The Northwest is the site of the worst massacre of
Chinese immigrants in US history. In
Hell’s Canyon by a bend in the Snake River up to 34 Chinese miners were
murdered. Worse yet, some of the killers
were mere school boys, teenagers lured toward easy money and a quick kill by a
nefarious horse thieving rancher. The miners could have been robbed without
taking their lives, but they were hated for being Chinese.
Chinese workers were integral to the building of our
railroads. These men were willing to hang off cliffs to set dynamite charges,
work every day, and endure horrid conditions.
Instead of being thanked for their hard work, appreciated for their
sacrifices, they were hated. Racial
hatred fueled an environment where they were ridiculed, beaten, and robbed
without any hope of justice or protection.
Gold mining was beyond the means of the Chinese when the
claims were paying but as the claims played out they came in to extract the
last reluctant grains of gold. The massacred men had been working for about a
year, amassing gold. They were sitting
ducks for their killers. Sheer cliff
walls and fast flowing water gave them nowhere to run. Their massacre went
Greg Nokes documents
this shameful episode. He worked as a
reporter for the Associated Press and The Oregonian, retiring after 43 years to
write this story.
In 1887, more than 30 Chinese gold miners were massacred on the Oregon side of Hells Canyon, the deepest canyon in North America. Massacred for Gold, the first authoritative account of the unsolved crime—one of the worst of the many crimes committed by whites against Chinese laborers in the American West—unearths the evidence that points to an improbable gang of rustlers and schoolboys, one only 15, as the killers.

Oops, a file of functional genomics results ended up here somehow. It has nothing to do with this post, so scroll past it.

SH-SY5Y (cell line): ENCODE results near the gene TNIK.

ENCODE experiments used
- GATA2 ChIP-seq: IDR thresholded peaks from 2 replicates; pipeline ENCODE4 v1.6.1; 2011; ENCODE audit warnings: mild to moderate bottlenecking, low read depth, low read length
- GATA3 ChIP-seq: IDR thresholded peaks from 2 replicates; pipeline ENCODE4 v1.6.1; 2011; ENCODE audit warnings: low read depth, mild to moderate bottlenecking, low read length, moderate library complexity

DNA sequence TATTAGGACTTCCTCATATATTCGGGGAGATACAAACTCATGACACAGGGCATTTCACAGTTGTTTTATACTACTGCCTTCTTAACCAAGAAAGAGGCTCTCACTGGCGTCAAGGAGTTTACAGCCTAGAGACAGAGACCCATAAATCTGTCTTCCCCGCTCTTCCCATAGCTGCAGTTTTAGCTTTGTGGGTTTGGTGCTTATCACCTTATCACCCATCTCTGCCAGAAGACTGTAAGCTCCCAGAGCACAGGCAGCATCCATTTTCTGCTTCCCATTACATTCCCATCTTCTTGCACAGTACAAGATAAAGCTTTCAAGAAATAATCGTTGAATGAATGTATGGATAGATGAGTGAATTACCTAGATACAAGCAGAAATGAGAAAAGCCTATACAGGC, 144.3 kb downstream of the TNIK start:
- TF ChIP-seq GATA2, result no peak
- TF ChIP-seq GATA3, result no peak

The crime was discovered weeks after it happened, but no charges were brought for nearly a year, when gang member Frank Vaughan, son of a well-known settler family, confessed and turned state’s evidence. Six men and boys, all from northeastern Oregon’s remote Wallowa country, were charged—but three fled, and the others were found innocent by a jury that a witness admitted had little interest in convicting anyone. A cover-up followed, and the crime was all but forgotten for the next 100 years, until a county clerk found hidden records in an unused safe.
In bringing this story out of the shadows, Nokes examines the once-substantial presence of Chinese laborers in the interior Pacific Northwest, describing why they came, how their efforts contributed to the region’s development, and how too often mistreatment and abuse were their only reward.
About the Author
R. GREGORY NOKES is the author of Breaking Chains: Slavery on Trial in the Oregon Territory, Massacred for Gold: The Chinese in Hells Canyon, and The Troubled Life of Peter Burnett: Oregon Pioneer and First Governor of California. He traveled the world as a reporter and editor for The Associated Press and the Oregonian. A graduate of Willamette University, he attended Harvard University as a Nieman Fellow. His reporting on the 1887 murders of more than thirty Chinese gold miners in Hells Canyon resulted in a formal designation of the site as Chinese Massacre Cove and was the basis for an Oregon Public Broadcasting documentary. Greg and his wife, Candise, live in West Linn, Oregon.